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How do I recognize primary, secondary, and tertiary sources?

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What Are Primary Sources?

Primary sources are original materials created or produced during the time under study. These raw materials have not been interpreted, filtered, or evaluated. Because of this, primary sources enable the reader to make their own interpretations about the materials, without having to rely on what has already been written on the topic. 

Examples of primary sources include

  • scientific journal articles reporting experimental research results
  • proceedings of meetings, conferences, symposia
  • technical reports
  • patents
  • data sets (such as census statistics)
  • works of literature (novels, poems, etc.)
  • diaries
  • autobiographies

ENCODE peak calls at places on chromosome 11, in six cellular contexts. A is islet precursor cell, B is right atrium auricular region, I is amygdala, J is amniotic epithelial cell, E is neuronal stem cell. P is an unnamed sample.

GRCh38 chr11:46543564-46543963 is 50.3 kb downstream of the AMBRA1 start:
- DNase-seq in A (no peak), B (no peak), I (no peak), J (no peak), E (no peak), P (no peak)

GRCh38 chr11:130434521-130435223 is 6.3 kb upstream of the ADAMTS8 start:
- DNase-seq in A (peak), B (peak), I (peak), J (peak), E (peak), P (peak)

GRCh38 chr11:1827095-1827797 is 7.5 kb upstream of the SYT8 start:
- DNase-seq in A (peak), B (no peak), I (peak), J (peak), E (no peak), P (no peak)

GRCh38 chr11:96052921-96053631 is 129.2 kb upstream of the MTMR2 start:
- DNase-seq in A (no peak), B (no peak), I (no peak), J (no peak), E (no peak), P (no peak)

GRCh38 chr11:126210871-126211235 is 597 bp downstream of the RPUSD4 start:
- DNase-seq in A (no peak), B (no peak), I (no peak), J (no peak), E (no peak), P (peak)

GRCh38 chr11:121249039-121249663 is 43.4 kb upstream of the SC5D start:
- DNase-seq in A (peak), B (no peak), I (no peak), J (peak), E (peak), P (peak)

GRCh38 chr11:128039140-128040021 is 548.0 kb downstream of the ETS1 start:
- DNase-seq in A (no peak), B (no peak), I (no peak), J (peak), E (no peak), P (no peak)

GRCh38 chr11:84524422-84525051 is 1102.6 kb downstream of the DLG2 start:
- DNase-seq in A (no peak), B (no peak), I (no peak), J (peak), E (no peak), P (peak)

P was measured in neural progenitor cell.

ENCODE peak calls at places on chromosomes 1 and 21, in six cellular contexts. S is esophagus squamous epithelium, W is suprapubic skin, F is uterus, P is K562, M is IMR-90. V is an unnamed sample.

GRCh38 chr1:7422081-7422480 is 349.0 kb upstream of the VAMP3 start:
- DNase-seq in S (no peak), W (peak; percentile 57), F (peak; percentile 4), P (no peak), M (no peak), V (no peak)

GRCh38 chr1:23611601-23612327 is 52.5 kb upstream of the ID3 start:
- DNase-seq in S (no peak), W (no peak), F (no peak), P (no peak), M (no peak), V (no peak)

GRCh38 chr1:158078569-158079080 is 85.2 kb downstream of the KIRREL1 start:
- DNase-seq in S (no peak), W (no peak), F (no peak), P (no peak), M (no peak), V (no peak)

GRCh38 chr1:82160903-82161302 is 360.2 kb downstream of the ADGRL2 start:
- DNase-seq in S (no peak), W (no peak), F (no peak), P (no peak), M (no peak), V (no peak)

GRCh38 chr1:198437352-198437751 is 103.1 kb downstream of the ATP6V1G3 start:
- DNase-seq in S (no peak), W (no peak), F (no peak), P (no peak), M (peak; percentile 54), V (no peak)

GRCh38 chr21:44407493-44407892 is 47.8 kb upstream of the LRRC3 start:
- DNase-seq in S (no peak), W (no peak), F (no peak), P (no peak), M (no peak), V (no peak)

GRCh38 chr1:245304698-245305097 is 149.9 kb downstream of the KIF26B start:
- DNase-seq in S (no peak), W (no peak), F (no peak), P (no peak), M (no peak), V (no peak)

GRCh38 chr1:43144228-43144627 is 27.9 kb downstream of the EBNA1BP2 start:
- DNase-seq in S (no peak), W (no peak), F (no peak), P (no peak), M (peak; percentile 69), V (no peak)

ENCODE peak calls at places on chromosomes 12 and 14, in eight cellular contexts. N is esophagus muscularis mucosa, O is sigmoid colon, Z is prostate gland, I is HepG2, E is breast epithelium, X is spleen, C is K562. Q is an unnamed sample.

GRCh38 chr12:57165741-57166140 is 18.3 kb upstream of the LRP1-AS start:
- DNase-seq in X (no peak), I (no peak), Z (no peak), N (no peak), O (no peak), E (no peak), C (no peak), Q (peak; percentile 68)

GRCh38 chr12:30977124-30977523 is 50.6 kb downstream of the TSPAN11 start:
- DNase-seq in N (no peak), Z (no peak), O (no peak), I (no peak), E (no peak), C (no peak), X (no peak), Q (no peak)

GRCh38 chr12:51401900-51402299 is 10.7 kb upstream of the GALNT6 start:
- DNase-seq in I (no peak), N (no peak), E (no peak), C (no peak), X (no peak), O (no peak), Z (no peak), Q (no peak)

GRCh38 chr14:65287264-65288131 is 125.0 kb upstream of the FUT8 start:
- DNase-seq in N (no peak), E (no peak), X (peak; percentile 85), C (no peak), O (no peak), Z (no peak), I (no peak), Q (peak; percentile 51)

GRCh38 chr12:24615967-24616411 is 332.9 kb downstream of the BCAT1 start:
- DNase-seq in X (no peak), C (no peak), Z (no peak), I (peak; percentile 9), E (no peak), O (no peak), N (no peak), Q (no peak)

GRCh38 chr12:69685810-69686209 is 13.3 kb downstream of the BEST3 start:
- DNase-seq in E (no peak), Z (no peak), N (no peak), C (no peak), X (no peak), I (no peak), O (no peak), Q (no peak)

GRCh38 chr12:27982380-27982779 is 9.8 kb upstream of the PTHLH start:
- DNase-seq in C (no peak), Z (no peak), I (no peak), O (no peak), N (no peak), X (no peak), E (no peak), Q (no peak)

• interviews
  • surveys
  • letters and correspondence
  • speeches
  • government documents
  • photographs and works of art (paintings, sculptures, etc.)
  • legal documents (birth certificates, trial transcripts, etc.)
  • films, documentaries, plays

NOTE: Many things can become primary sources depending on how they are used. For example, a blog that analyzes a movie is a secondary source, but if you are writing an essay about how blogs analyze movies, the blog becomes a primary source.

Infographic: Primary Sources Across the Disciplines

ResearchMinute Video: Primary Sources

Watch this video to learn about primary sources.

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